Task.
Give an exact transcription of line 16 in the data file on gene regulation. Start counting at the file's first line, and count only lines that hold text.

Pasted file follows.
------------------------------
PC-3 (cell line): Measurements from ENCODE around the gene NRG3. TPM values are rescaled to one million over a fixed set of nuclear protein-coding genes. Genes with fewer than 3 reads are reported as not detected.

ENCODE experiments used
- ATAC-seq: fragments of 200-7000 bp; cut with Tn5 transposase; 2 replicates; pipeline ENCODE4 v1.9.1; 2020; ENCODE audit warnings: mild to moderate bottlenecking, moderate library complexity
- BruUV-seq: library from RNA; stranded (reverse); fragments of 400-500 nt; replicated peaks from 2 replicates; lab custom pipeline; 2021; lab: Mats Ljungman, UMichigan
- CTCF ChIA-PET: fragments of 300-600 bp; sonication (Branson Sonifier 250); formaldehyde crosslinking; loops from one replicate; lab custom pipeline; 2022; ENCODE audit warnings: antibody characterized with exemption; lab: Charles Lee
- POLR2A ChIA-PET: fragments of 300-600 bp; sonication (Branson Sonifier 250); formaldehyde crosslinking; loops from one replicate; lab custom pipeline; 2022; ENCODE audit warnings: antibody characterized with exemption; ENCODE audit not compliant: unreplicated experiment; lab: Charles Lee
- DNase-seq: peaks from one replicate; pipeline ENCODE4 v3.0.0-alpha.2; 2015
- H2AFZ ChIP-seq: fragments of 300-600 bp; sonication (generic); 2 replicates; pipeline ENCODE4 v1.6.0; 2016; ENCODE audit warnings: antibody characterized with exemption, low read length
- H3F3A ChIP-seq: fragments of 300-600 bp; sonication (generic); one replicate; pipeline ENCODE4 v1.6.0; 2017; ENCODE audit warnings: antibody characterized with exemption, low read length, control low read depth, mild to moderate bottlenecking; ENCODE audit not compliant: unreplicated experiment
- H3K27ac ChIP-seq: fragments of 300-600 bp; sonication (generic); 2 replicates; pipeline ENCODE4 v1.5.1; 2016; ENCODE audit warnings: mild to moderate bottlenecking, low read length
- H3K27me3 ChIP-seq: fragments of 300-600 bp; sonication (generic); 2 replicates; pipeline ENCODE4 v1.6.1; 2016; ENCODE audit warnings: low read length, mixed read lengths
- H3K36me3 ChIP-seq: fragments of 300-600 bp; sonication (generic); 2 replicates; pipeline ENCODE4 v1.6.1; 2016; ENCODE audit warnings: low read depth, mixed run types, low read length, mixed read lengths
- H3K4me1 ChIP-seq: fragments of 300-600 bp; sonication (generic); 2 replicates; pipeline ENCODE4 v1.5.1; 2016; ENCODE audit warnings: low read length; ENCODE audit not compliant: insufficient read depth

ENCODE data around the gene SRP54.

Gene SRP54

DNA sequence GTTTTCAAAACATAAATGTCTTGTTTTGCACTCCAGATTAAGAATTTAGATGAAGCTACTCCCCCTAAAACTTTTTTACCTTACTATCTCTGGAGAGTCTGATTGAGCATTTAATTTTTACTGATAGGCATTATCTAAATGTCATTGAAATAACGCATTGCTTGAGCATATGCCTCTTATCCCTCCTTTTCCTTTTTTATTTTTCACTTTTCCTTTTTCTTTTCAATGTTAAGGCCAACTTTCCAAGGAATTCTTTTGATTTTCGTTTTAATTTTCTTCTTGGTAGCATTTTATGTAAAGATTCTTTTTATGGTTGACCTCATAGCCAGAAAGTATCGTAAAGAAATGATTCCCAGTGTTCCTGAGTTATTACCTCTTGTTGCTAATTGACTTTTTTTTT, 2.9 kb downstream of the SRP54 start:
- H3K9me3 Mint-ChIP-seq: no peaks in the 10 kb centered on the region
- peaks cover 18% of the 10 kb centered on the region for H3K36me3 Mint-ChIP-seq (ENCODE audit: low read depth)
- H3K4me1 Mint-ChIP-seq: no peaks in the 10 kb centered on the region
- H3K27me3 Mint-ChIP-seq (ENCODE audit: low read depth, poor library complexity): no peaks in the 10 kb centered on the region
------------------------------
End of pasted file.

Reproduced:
DNA sequence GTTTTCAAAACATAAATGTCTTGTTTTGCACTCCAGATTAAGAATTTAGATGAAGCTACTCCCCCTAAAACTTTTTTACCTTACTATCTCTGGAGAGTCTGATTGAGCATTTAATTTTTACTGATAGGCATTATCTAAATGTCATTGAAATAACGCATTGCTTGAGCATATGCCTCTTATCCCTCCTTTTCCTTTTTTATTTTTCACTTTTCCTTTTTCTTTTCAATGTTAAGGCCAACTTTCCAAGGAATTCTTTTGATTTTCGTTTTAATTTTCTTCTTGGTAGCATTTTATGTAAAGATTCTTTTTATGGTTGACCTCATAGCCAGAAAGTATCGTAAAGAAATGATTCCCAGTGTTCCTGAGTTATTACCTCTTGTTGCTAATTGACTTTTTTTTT, 2.9 kb downstream of the SRP54 start: